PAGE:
Moreover is blood plasma which is the liquid portion of the blood where the elements are immersed aforementioned formes, comprising 91% water, 8% protein and traces of other materials. It is the major component of blood and accounts for 55% of total blood volume. Besides transporting blood cells, carries nutrients and waste substances collecting cells.Within 8% of proteins it contains are: amino acids, carbohydrates, lipids, salts, hormones, enzymes, antibodies, urea, dissolved gases and inorganic, such as sodium, potassium, chloride, calcium carbonate and substances bicarbonate. Also among these proteins they are:- Fibrinogen (for coagulation)- Globulins (regulate the water content in the cell and form antibodies against infectious diseases)- Albumins (exert osmotic pressure to distribute water between plasma and body fluids)- Lipoprotein (damped changes in pH of blood and cells, and make the blood more viscous than water)

*Translated with Google translator. We apologize for any imperfection

By Dr. Jesús Alcaraz Rubio

Dr. Alcaraz Rubio is a recognized specialist in Hematology with years of experience in the profession. It is optional in the Hematology and Hemotherapy area of ​​various hospitals and medical centers. In addition, he has taken doctoral courses and obtained the investigative sufficiency. He is an expert in anemia, chronic lymphatic leukemia, Hodgkin's disease, regenerative medicine and coagulation disorders. He is member of the Spanish group of Aggressive Lymphomas and hematopoietic therapy GELTAMO. On the other hand, he is the author of many national and international articles on the use of platelet and plasma growth factors. He is a member of the Spanish Society of Hematology and the American Society of Hematology. He is a member of the Spanish society of thrombosis and hemostasis. He is also a member of scientific review committees, as well as the editorial team of prestigious journals in the specialty. He is the author of the book "Regenerative Medicine and the secret of Plasma rich in Plaquetas", of the Spanish academic publishing house. He combines his work with teaching, being tutor of practices of students of 3rd year of Medicine in the subject of general pathology of the Catholic University of Murcia, as well as co-director of various courses related to the specialty for residents and specialists specialists and coordinator of The Hematologiasite platform for the development and dissemination of hematology worldwide through Wordpress.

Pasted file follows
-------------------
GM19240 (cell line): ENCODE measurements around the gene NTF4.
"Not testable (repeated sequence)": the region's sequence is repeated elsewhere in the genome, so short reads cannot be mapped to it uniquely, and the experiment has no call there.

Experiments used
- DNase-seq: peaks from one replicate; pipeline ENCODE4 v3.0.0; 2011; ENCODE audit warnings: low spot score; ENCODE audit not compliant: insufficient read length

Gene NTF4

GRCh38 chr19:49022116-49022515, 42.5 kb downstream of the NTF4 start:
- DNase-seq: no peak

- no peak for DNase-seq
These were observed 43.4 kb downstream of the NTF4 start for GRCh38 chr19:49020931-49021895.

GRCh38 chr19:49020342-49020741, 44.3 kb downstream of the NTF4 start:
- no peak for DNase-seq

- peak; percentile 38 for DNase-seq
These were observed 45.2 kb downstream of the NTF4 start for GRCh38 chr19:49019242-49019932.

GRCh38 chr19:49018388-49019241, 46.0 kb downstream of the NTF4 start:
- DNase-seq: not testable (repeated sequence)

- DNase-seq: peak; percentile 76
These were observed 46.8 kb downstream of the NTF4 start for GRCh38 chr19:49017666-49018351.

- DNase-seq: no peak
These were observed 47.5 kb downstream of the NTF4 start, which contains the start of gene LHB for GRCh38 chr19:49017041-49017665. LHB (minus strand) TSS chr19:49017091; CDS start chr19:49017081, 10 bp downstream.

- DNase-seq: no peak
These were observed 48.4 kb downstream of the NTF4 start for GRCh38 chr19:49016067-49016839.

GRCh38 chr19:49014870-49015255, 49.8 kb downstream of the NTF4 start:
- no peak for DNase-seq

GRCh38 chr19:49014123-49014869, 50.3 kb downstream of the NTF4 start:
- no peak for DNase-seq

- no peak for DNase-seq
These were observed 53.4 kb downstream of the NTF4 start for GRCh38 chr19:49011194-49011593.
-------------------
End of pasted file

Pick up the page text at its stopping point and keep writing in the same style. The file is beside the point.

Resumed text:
*Translated with Google translator. We apologize for any imperfection